As many disciplines in the humanities have experienced a focus on culture’s impact in recent decades, questions surrounding the significance of media such as writing, print, and computer networks have become increasingly relevant. This book seeks to demonstrate that a media and cultural theory perspective can also be highly productive for legal theory.
Thomas Vesting approaches law as an artificial and constructive element within culture and emphasizes the many possibilities that varied forms of media have opened to law, from oral history through to scripture, print and modern day digital networks. While providing historical examples for these theoretical assumptions, the connections between media and law are reconstructed in a practical way and with an eye toward the future. The book closes with an analysis of our present age as a network culture and discusses how this metaphorical framework can be of use in thinking about issues such as constitutionalism, human rights, the state, democracy and education.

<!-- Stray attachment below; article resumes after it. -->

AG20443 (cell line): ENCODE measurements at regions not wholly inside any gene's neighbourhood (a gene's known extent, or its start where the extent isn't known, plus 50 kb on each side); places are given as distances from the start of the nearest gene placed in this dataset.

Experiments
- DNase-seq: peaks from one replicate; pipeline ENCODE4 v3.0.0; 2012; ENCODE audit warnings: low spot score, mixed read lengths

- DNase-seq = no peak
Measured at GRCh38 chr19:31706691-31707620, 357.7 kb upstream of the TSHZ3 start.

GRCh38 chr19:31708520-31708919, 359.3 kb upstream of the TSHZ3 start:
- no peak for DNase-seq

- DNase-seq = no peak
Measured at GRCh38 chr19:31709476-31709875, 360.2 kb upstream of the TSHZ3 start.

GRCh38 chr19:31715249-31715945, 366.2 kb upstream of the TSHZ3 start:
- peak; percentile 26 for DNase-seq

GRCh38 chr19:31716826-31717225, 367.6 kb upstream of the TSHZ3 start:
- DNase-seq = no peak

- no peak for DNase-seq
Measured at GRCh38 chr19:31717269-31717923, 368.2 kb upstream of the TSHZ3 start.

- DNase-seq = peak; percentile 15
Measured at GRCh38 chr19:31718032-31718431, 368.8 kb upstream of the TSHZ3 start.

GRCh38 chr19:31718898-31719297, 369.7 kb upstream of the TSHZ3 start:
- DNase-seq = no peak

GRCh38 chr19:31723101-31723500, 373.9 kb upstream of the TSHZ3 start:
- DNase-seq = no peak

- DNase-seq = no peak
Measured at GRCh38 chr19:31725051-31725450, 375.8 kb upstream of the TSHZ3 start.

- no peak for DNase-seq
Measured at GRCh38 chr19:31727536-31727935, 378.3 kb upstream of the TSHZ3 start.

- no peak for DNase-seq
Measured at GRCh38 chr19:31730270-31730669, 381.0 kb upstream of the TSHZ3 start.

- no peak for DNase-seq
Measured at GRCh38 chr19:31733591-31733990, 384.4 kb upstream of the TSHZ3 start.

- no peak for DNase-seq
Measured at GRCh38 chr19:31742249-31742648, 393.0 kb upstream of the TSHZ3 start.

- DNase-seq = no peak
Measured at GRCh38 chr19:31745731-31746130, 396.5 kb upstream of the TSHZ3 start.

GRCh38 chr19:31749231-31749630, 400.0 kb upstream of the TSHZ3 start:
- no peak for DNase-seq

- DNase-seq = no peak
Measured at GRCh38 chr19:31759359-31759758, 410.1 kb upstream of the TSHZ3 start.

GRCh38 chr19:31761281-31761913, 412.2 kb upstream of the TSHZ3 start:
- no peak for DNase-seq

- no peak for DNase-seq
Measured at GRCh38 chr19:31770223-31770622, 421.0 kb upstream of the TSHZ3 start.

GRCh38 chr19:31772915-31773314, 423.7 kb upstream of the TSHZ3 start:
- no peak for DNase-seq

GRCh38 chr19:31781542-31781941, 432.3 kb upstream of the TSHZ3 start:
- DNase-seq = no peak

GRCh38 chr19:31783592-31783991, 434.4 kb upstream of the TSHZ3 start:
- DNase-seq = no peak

Legal Theory and the Media of Law will be of great interest to legal, cultural and media theorists as well as academics of politics, sociology and philosophy.